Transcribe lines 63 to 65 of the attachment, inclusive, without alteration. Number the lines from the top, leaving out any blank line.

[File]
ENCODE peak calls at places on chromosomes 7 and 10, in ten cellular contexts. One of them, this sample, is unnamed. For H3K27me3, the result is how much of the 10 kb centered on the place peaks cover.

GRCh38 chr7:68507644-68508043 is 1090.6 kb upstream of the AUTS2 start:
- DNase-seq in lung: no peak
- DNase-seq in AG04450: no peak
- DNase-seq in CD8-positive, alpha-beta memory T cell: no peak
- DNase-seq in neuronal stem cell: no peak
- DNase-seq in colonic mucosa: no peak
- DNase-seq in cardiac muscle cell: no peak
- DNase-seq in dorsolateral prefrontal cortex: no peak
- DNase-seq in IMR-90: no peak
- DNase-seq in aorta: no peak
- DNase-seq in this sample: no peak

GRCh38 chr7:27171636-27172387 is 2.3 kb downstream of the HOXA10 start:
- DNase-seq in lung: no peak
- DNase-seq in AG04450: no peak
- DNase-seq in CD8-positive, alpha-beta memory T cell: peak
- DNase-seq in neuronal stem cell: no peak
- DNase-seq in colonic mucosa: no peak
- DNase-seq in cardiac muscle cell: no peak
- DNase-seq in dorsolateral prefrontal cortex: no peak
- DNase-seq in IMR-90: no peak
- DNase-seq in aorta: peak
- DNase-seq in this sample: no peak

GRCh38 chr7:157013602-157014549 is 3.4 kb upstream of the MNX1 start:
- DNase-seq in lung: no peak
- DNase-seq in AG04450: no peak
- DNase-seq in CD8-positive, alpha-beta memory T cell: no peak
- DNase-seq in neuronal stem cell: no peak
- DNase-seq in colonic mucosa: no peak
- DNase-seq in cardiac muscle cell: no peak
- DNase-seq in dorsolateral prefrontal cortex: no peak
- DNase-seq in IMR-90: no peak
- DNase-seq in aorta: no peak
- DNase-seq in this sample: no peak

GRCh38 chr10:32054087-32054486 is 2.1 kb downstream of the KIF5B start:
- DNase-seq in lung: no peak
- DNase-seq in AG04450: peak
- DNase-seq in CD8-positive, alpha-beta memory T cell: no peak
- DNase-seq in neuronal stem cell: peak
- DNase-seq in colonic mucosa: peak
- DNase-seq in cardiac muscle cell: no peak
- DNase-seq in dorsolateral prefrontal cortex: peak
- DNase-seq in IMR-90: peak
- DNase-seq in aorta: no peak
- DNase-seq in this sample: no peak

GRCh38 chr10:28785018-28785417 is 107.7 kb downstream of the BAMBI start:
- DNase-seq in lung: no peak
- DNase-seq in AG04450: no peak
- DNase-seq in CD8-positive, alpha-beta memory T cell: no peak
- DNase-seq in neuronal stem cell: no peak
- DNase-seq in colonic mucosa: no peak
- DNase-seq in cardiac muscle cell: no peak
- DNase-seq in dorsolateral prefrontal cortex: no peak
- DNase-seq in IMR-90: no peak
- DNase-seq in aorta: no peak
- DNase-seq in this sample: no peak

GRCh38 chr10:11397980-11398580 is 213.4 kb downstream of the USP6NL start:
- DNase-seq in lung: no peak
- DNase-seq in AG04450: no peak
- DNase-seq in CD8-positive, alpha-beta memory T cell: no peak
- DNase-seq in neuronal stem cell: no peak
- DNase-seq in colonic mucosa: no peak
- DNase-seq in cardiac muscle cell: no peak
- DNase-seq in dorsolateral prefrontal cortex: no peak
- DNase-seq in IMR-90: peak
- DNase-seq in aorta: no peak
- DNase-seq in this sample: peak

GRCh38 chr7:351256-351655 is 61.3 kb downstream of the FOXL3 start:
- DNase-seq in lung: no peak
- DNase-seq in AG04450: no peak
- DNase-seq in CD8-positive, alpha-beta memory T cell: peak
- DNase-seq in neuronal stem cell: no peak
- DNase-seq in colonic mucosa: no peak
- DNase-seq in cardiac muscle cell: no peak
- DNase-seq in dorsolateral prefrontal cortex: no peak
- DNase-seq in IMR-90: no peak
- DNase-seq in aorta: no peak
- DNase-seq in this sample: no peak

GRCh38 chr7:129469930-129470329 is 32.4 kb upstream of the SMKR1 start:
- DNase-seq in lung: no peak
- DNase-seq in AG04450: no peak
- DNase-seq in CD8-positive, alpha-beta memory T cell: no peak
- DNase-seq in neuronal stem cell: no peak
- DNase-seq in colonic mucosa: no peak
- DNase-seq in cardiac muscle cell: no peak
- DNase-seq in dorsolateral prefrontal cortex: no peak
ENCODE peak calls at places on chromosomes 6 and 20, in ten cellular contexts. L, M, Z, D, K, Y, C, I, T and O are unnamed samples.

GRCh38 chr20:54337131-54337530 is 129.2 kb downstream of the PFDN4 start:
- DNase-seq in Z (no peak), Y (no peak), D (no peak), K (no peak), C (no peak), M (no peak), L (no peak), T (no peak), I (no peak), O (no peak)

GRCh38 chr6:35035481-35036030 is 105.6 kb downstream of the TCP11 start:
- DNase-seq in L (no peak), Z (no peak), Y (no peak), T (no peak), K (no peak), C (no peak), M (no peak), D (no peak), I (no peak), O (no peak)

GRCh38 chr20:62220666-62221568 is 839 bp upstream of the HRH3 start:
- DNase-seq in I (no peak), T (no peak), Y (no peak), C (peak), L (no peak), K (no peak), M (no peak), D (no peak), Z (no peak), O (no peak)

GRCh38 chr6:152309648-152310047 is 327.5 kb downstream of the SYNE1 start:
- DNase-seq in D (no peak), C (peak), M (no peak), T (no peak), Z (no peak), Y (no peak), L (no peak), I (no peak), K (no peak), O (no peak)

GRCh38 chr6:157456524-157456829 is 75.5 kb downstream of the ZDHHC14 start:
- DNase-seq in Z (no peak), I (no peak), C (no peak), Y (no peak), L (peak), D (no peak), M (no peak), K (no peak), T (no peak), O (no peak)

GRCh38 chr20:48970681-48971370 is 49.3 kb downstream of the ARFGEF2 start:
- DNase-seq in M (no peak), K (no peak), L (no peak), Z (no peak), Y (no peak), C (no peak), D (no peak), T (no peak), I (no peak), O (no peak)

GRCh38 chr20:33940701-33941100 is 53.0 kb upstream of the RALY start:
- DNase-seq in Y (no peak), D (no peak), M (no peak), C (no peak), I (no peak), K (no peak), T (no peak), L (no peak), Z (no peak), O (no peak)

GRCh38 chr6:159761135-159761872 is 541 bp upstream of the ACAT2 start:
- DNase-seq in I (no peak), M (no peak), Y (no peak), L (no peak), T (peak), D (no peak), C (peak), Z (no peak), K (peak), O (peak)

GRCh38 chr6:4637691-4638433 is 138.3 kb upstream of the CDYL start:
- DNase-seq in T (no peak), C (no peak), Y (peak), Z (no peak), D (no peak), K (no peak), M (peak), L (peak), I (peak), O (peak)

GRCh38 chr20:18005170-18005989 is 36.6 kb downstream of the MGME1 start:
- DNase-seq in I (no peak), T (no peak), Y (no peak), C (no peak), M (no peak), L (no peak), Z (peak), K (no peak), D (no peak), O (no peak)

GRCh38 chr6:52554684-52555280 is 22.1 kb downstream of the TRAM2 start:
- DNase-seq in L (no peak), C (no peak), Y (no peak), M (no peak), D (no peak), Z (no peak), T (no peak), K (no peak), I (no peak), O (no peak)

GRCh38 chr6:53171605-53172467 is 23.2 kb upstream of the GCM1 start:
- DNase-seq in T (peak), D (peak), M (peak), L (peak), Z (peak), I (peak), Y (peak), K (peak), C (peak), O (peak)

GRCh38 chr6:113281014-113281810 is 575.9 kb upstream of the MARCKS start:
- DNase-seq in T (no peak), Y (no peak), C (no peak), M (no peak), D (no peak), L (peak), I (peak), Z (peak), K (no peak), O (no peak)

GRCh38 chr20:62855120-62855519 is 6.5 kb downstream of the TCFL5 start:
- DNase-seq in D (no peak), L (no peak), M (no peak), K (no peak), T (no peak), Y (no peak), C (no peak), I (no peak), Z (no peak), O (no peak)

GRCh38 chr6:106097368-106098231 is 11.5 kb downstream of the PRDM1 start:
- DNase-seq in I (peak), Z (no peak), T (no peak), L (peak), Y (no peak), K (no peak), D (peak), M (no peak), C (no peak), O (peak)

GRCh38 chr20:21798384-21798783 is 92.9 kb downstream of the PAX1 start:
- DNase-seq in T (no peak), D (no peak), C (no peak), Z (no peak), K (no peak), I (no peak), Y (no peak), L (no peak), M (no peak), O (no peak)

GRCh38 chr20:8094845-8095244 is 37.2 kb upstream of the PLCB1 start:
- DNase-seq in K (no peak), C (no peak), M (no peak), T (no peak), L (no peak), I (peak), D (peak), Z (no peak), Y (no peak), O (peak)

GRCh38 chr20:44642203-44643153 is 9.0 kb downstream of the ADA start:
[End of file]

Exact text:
- DNase-seq in cardiac muscle cell: no peak
- DNase-seq in dorsolateral prefrontal cortex: no peak
- DNase-seq in IMR-90: peak